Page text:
Pursuant to Article 1 of the 1970 UNESCO Convention, Section 38 of the Act states that any cultural property included on the Control List is designated by Canada to be of importance for archaeology, ethnography, history, culture, art, or science. The Act contains provisions making it a criminal offence to export or attempt to export from Canada any property included on the Control List except under the authority of and in accordance with a temporary or permanent permit issued under the Act. Penalties upon conviction of an offence under the Act include a fine, imprisonment, or both. Under the terms of the 1970 UNESCO Convention, if illegally exported cultural property is imported into a fellow signatory state, Canada may be afforded the opportunity to request its return.
In 2020-21 there were no convictions under the Act.
Appendix 1-1: Canadian Cultural Property Export Control List
The following list describes the groups of cultural property controlled under the Cultural Property Export and Import Act.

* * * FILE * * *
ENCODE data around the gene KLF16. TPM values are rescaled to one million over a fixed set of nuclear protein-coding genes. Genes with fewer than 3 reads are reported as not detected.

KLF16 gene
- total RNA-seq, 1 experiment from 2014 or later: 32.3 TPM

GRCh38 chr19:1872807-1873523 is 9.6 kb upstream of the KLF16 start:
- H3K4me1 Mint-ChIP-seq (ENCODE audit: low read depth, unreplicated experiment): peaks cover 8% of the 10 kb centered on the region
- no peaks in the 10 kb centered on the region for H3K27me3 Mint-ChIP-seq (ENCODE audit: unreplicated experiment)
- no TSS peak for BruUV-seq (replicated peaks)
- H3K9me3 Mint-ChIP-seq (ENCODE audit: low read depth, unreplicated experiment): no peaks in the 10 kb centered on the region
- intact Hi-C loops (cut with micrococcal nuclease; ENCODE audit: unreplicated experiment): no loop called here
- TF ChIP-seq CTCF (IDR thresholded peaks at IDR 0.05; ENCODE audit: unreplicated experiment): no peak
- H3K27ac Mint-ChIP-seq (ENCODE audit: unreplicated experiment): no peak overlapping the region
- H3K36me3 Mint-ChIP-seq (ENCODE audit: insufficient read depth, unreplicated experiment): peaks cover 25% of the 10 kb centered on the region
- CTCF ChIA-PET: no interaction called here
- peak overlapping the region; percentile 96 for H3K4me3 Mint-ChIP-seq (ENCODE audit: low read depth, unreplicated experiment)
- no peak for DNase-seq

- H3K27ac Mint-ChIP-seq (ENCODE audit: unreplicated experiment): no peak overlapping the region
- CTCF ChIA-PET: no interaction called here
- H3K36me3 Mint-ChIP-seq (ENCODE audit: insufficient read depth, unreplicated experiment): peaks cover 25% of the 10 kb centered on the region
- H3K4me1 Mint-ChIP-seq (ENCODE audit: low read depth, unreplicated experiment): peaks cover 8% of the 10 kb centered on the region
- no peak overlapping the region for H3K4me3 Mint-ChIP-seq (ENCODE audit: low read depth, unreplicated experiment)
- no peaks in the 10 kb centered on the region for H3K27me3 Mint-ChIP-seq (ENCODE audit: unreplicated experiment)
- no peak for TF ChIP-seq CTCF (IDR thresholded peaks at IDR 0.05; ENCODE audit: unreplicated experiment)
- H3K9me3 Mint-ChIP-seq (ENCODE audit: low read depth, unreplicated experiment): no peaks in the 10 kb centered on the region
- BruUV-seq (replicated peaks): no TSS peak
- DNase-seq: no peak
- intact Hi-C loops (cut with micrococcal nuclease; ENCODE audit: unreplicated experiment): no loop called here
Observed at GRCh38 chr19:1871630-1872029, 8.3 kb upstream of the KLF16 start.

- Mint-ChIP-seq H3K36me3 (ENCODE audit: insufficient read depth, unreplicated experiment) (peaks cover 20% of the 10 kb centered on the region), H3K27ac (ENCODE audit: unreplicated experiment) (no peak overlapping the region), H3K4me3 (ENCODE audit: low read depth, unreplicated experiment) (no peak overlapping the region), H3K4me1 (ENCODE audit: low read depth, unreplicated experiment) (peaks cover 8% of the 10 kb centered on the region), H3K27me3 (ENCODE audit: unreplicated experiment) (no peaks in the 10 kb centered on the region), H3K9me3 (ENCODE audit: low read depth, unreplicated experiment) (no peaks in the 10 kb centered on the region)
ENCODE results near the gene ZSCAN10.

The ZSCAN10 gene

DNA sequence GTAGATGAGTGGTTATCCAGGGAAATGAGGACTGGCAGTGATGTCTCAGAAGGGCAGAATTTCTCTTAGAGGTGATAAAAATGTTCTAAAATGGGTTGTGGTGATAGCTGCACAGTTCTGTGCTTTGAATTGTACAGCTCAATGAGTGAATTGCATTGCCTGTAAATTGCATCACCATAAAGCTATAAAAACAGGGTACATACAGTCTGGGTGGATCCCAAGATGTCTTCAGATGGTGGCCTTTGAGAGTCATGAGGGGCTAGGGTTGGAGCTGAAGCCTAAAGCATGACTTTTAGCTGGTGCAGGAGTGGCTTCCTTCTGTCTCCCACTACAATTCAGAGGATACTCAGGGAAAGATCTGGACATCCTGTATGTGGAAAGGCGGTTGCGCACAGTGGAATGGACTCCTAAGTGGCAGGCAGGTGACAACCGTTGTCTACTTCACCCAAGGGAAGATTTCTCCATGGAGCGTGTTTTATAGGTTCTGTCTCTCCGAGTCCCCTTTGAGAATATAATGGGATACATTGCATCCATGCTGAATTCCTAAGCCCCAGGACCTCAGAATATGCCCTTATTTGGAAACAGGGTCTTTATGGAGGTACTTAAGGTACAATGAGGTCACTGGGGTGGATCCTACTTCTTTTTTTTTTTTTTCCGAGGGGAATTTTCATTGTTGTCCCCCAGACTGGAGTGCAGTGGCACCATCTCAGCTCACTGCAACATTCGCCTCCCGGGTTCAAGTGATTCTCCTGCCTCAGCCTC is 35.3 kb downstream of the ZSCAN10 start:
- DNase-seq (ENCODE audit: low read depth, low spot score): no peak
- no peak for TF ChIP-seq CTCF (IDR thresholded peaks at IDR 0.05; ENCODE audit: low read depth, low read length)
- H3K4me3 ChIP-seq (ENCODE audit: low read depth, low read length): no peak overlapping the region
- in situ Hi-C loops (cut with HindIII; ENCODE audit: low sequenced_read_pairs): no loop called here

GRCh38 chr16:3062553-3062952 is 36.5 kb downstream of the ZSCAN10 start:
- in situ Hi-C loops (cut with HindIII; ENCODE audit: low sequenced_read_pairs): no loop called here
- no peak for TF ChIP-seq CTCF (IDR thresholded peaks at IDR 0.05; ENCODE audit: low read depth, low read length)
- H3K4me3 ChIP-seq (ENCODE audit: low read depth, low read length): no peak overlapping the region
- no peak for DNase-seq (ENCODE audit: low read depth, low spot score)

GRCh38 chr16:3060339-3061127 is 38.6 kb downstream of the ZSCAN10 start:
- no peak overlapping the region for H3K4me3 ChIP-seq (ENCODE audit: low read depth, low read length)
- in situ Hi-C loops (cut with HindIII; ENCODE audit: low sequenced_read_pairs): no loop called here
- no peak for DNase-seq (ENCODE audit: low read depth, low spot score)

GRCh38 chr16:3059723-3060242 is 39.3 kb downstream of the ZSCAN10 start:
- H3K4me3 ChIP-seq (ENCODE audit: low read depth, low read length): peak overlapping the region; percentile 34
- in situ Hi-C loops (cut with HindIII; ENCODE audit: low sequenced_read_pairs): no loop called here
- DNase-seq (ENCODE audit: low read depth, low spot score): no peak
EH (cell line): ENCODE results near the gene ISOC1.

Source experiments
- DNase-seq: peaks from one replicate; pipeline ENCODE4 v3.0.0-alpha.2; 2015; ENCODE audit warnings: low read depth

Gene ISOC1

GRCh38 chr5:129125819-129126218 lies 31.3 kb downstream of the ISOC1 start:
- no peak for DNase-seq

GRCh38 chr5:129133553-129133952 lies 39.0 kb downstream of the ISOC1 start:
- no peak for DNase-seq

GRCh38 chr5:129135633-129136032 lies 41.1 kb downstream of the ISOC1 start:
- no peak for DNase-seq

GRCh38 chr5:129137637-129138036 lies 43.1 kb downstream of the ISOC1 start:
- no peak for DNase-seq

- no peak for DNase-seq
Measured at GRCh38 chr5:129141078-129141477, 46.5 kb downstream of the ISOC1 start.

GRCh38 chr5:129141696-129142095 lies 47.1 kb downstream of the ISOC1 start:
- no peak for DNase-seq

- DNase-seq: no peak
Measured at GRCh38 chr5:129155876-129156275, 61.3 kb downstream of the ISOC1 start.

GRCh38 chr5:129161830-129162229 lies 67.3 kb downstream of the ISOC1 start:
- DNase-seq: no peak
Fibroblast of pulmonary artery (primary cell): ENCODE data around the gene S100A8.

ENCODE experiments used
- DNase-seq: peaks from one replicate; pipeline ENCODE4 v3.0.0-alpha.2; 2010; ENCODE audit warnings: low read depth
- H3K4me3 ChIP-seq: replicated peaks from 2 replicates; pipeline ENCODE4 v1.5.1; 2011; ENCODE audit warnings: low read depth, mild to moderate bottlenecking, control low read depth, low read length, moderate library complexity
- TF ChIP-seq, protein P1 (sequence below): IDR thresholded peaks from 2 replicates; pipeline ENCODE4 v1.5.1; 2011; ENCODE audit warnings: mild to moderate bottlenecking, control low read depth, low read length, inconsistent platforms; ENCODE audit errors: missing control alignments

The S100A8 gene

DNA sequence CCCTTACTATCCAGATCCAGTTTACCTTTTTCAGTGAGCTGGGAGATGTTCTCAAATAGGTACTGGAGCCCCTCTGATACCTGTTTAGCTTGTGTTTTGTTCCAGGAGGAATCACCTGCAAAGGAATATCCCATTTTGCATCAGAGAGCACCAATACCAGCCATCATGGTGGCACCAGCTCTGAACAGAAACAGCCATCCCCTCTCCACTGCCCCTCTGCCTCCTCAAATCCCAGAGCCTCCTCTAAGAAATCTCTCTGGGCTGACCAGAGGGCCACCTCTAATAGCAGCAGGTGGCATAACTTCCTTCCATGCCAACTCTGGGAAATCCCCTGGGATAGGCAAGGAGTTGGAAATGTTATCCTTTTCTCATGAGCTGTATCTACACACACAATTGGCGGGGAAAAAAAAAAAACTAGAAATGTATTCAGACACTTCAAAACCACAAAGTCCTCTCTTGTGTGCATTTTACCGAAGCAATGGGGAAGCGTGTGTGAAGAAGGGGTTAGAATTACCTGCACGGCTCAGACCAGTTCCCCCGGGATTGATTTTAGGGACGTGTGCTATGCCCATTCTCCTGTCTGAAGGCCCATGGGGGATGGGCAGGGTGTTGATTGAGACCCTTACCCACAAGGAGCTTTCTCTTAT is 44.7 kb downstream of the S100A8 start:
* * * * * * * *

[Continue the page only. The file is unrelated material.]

- Group I: Objects recovered from the soil or waters of Canada.
- Group II: Objects of ethnographic material culture.
- Group III: Military objects.
- Group IV: Objects of applied and decorative art.
- Group V: Objects of fine art.
- Group VI: Scientific or technological objects.
- Group VII: Textual records, graphic records, and sound recordings.
- Group VIII: Musical instruments.
Appendix 1-2: Export-permit applications
Table 1. Export-permit applications, fiscal year 2020-21
|Export-permit applications||Number of applications|
|Number of applications for temporary permits (i.e., for exhibition, conservation, or research).||16|
|Number of applications for permanent export. Includes permits issued automatically and reviewed by an expert examiner.||209|
|Total number of applications received.||225|
|Number of applications refused (To access the complete list of refused applications, please refer to the report on the activities of the Board).||3|
|Number of general permits issued or renewed.||0|
Appendix 1-3: Category A and B designations
Table 2. Category A and B designations, fiscal year 2020-21
|Category||Object Class||Organization||Effective Date|
|A||5, 7||Ottawa Art Gallery, Ottawa, Ontario||September 22, 2020|
|A||9||Library and Archives Canada, Ottawa, Ontario and Gatineau, Quebec||January 20, 2021|
For a complete list of Category A organizations, please refer to the corresponding page of the departmental website.
© His Majesty the King in Right of Canada, 2022
Catalogue Number: CH1-31E-PDF